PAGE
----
•' Jim Reed says:

    Christianity is stressing the nation. This is going to cause a few breakdowns. One breakdown mode would be to become what Christianity hates the most, Islam. Christianity causes the split, then uses the damage that results as evidence that they are good and the other guys are bad, and the problems grow. That seems simple.

  •' apotropoxy says:

    – Jews had their violent period while under Roman occupation and have recently begun another one in Palestine.
    – Christians have had a sustained tendency toward violence for almost two millennia. Some of it has been explicitly religious and some not.
    – Muslims had a cycle of violence in their early days as they sorted out who was the apostate and who was not. Their violence has made a comeback as they interacted with Christian nations during the Great Wars of the Twentieth Century.

    The carnage wrought in the West dwarfs that of the East and most of that blood has been drained by the Christians.
    Blessed are the Cheese makers.

  •' Whiskyjack says:

    Like the young Muslim man who recently attacked the Canadian parliament, the OK decapitation seems to be a young man with serious mental issues who just happened to be religious. I doubt that his motive was religious. Where the religious connection can be criticized is their role in validating a belief in the supernatural.
    I think these mentally disturbed people have enough difficulties staying connected with reality without religions legitimating the existence of demons and witches.

  •' DKeane123 says:

    “Savage’s commentary parodies anti-Islamic discourse that cherry-picks violent passages from the Quran and then asserts that the entire Muslim experience can be understood simply by sampling English translations of its texts.” – Not sure if we are talking about Sam Harris or other “new atheists” – but I believe this is a misrepresentation if it is.

  •' DKeane123 says:

    What is interesting here is that we are talking about one-off instances of violence that are attributed (usually) after the fact to religious devotion (and a modicum of mental illness). That is entirely different than an organized movement or religious zealots that is perpetrating horrific crimes and has some text from their book to back them up. Just so I can’t be misrepresented later – I am not talking about all Muslims or even the majority.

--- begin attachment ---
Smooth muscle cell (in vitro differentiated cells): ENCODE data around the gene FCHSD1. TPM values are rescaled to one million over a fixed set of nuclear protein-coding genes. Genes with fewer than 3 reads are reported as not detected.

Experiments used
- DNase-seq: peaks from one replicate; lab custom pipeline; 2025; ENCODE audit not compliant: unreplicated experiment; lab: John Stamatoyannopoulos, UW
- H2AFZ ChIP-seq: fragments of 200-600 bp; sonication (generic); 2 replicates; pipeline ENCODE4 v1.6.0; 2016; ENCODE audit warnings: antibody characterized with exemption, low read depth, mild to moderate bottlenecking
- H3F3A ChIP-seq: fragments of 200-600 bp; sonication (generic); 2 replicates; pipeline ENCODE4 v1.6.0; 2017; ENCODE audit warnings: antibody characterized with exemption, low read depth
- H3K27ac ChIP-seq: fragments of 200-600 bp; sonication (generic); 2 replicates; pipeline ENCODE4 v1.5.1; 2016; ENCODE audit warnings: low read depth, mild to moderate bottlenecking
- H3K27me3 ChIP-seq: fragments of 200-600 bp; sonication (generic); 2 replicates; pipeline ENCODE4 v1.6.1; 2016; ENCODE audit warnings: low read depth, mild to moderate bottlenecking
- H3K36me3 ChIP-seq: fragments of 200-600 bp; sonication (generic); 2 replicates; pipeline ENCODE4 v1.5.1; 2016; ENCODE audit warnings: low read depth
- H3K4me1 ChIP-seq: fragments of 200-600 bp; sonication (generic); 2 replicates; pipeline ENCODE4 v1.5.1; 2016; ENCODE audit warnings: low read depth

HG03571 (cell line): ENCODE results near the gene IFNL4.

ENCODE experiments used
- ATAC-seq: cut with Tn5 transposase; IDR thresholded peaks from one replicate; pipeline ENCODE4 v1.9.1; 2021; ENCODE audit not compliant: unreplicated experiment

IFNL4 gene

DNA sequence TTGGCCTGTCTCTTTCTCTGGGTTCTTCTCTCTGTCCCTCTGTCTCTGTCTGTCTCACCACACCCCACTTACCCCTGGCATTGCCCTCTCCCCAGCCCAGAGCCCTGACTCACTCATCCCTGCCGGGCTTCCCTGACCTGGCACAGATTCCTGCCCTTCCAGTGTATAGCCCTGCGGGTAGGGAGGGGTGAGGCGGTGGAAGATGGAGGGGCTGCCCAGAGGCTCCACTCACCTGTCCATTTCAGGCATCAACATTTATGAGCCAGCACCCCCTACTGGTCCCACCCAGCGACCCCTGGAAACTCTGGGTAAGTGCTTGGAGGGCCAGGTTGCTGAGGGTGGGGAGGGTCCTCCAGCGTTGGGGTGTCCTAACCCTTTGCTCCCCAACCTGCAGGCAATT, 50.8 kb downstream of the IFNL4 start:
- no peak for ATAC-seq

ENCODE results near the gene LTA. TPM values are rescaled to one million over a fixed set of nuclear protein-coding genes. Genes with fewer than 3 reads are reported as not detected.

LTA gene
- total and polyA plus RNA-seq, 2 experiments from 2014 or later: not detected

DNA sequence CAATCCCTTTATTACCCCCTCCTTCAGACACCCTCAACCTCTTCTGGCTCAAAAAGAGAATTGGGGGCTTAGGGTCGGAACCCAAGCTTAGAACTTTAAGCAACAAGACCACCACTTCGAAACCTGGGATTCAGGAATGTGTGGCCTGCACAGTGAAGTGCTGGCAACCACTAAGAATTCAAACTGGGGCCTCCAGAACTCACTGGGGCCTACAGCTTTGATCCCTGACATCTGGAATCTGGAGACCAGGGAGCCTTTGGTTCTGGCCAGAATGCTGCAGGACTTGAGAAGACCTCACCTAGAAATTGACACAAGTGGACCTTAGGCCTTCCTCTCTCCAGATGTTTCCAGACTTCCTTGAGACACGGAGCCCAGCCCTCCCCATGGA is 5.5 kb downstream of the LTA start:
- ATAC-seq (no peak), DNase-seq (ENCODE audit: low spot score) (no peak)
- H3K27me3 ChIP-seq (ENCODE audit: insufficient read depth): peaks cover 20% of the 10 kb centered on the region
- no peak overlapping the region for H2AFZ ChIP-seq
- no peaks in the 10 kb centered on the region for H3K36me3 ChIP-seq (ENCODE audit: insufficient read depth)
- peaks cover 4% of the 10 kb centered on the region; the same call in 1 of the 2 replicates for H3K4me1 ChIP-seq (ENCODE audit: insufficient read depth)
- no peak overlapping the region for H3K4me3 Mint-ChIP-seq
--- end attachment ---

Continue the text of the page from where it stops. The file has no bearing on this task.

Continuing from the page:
•' Jim Reed says:

    That sounds like something that might be scientifically testable if we weren’t afraid of the results.

  •' Whiskyjack says:

    Agreed. I don’t have the expertise to even start to design a test for such a hypothesis, however.

  •' Rmj says:

    How do you invalidate a belief in a mind ill enough to commit a crime like this?

    Demons are a cultural artifact. You could, at one time, find them in comic books (I still have one, from my youth; a “demon” connected to “Merlin,” as the hero of the story. Nothing vaguely Christian about it, and supernatural only in the sense Superman is supernatural.).

    At some point we can draw all such ideas back to religion, I suppose. But the idea that religion alone is responsible for “a belief in the supernatural,” especially when we are discussing a person suffering from some severe mental illness (I presume, in the absence of a competent diagnosis), is a reductio ad absurdum argument, at best.

  •' Rmj says:

    Speaking as a lifelong Christian, I didn’t realize that all these years I had hated Islam.

    Yes, this explanation seems simple; although simplistic is probably the better description.

  •' Jim Reed says:

    Do societies based on religions that believe in demons or witches lead to more insanity among the population? If a society is looking for those who are demon possessed, will some people be more likely to become the crazy people they are looking for? Does society create a certain level of insanity so that their religion will be more justified in the techniques they use to root out insanity? Nobody ever said curing religion was going to be easy.

  •' Jim Reed says:

    The current hate of Islam is relatively new, since 9/11. I think it is kind of a reaction to the Bush years. Christianity went so far off the deep end when the social conservatives became wedded to the Republican party, and so something had to give. They can’t hate themselves, so they need other targets to hate. Islam just happened to be convenient.

  •' BeeSmart says:

    Your narrative is so skewered that it is useless. This was a murder by a mentally ill individual using some religious “excuse” to “explain” his actions. Muslims use this practice as a integrated part of their reaction to infidels, blasphemers and enemy military.

    Muslim apologists seem interested in excusing this organized behavior and dogma of radical Muslims then any truth. To even mention Christians and equivocating them with current day radical Muslims is dishonest and stupid.

    After all that is said and done the act of beheading is in fact an often used punishment by radical Muslims. It is NEVER used by actual Christian organizations or denominations as sanctioned practice. Mentally ill individuals do many things in the name of who knows what. Organizations are something else.

  •' DKeane123 says:

    I don’t think Wiskeyjack was suggesting that religion was the only possible method of validating supernatural beliefs.

  • There are a great many ways people describe these kinds of acts, and attributing them to religious fervor is one. In both cases, however, mental illness and drug use are the actual causes, and the use of religion to create a public furor is the work of a press that looks not for objective news reporting, but sensationalism.